More and more, I admire authors who have twenty or fifty or more books out, but I do wonder if they forget what they wrote a while ago. I find it difficult to keep up. There's my first book, which many people I meet in a day in my little town have read and comment on. There's the second one, almost to the marketplace, which editors, proofreaders, and pre-readers have read and need to communicate about. There's the just-contracted one, which is in the first stages of editing, so I've just gone back to it after some time away. And there's the one I'm writing now, which is where my brain is usually centered. Too many people to keep track of.

I have to stop for a second when someone mentions Tessa. Is she someone I know? Nope, she's someone I made up in 2002, a loooooong time ago in the march of characters my imagination conjures. And what was the name I gave the hero's brother, anyway?

If that isn't bad enough, we write other things: short stories, novels that never get finished or manuscripts that never get sold. I sometimes picture Charles Dickens, who didn't have the luxury of "Search," or "Find" commands, gerbiling through pages of handwritten text and muttering, "What in the hell did I call that woman whose husband forbids any more 'flopping'?"

It certainly pays to keep good notes, but even that doesn't help when someone says out of the blue, "I loved the part where the woman in the crannog saved them...what was her name again?"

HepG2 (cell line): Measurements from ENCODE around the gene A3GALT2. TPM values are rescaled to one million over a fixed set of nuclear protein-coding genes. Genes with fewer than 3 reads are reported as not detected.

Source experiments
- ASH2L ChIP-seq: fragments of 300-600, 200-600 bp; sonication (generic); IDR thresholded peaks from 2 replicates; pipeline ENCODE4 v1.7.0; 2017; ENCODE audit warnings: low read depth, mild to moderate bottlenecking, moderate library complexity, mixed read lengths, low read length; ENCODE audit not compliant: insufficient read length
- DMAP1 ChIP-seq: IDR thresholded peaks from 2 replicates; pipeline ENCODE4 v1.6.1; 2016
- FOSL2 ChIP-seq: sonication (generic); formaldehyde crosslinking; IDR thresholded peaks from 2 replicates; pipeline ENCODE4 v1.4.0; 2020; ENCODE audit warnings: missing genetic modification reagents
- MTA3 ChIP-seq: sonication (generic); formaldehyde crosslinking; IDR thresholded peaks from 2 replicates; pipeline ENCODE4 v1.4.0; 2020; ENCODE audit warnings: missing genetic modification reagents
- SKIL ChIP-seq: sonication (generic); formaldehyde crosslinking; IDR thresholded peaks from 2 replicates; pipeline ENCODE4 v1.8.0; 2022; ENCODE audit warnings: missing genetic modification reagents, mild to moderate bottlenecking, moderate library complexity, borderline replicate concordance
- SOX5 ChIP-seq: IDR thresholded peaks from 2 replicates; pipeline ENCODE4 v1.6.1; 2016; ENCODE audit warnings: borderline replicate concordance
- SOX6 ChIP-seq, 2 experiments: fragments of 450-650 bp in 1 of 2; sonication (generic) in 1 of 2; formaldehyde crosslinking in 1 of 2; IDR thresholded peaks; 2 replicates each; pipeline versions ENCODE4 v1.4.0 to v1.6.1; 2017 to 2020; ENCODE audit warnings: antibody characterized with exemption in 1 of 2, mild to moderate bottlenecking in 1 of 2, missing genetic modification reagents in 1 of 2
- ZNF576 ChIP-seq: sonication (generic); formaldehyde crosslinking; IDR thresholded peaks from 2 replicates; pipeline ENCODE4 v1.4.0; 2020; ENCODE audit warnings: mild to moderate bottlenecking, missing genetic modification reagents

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Comment by Peg Herring on September 3, 2009 at 8:27am
I feel better: if greats like Block and McBain forget, I'm in good company!
Comment by Dana King on September 3, 2009 at 6:51am
Ed McBain commented many times on his inability to keep Isola's locations straight. Readers would send him corrections all the time. His attitude was he had enough on his mind keeping this story straight to worry about that, though he did also say he probably should have kept a log of where things where and what they were called. (A reader did it for him at one point.)
Comment by Mike Dennis on September 3, 2009 at 6:40am
Lawrence Block, who has written well over 100 novels, cannot remember all the ones he wrote. In fact, in some cases with his very early stuff, the titles and his name were changed by the publisher without telling him until the book came out. He has often said there are some of his novels and short stories he would like to forget, and has, to a certain degree, succeeded.
--Mike Dennis
Las Vegas

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